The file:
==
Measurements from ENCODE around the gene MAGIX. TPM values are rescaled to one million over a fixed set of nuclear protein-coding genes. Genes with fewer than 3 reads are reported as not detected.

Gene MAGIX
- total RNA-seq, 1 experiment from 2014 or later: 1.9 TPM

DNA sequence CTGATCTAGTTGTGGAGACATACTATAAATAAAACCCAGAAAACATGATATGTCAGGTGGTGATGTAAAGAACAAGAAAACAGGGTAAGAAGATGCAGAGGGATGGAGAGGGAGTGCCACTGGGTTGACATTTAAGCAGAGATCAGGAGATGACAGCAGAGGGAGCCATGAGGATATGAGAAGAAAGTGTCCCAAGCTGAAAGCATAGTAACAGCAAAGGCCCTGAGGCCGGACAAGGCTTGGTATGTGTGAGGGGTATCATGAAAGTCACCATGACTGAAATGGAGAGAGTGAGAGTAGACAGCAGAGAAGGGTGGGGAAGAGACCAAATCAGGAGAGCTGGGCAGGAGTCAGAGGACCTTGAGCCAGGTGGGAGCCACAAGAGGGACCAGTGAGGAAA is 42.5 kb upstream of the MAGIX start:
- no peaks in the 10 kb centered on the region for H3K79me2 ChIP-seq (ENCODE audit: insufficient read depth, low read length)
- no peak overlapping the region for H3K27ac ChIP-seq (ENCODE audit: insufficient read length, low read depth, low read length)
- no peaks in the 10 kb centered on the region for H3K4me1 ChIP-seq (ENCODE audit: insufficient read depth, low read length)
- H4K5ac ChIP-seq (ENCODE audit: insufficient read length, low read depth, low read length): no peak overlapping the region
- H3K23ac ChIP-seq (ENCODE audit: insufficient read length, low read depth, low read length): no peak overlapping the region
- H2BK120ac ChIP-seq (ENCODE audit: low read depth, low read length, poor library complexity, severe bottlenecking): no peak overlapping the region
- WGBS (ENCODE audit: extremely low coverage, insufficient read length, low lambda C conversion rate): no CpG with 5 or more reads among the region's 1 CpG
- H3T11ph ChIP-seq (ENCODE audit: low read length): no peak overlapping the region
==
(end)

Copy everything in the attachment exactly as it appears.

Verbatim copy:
Measurements from ENCODE around the gene MAGIX. TPM values are rescaled to one million over a fixed set of nuclear protein-coding genes. Genes with fewer than 3 reads are reported as not detected.

Gene MAGIX
- total RNA-seq, 1 experiment from 2014 or later: 1.9 TPM

DNA sequence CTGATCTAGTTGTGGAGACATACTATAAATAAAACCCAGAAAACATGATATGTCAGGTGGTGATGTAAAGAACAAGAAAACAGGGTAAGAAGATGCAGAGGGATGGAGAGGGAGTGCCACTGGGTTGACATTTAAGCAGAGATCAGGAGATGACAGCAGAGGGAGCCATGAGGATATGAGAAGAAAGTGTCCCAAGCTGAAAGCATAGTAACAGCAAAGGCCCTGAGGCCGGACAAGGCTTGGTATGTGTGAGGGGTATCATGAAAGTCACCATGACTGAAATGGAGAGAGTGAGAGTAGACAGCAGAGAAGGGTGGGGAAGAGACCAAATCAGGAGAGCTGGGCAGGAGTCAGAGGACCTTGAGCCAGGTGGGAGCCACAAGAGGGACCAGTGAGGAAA is 42.5 kb upstream of the MAGIX start:
- no peaks in the 10 kb centered on the region for H3K79me2 ChIP-seq (ENCODE audit: insufficient read depth, low read length)
- no peak overlapping the region for H3K27ac ChIP-seq (ENCODE audit: insufficient read length, low read depth, low read length)
- no peaks in the 10 kb centered on the region for H3K4me1 ChIP-seq (ENCODE audit: insufficient read depth, low read length)
- H4K5ac ChIP-seq (ENCODE audit: insufficient read length, low read depth, low read length): no peak overlapping the region
- H3K23ac ChIP-seq (ENCODE audit: insufficient read length, low read depth, low read length): no peak overlapping the region
- H2BK120ac ChIP-seq (ENCODE audit: low read depth, low read length, poor library complexity, severe bottlenecking): no peak overlapping the region
- WGBS (ENCODE audit: extremely low coverage, insufficient read length, low lambda C conversion rate): no CpG with 5 or more reads among the region's 1 CpG
- H3T11ph ChIP-seq (ENCODE audit: low read length): no peak overlapping the region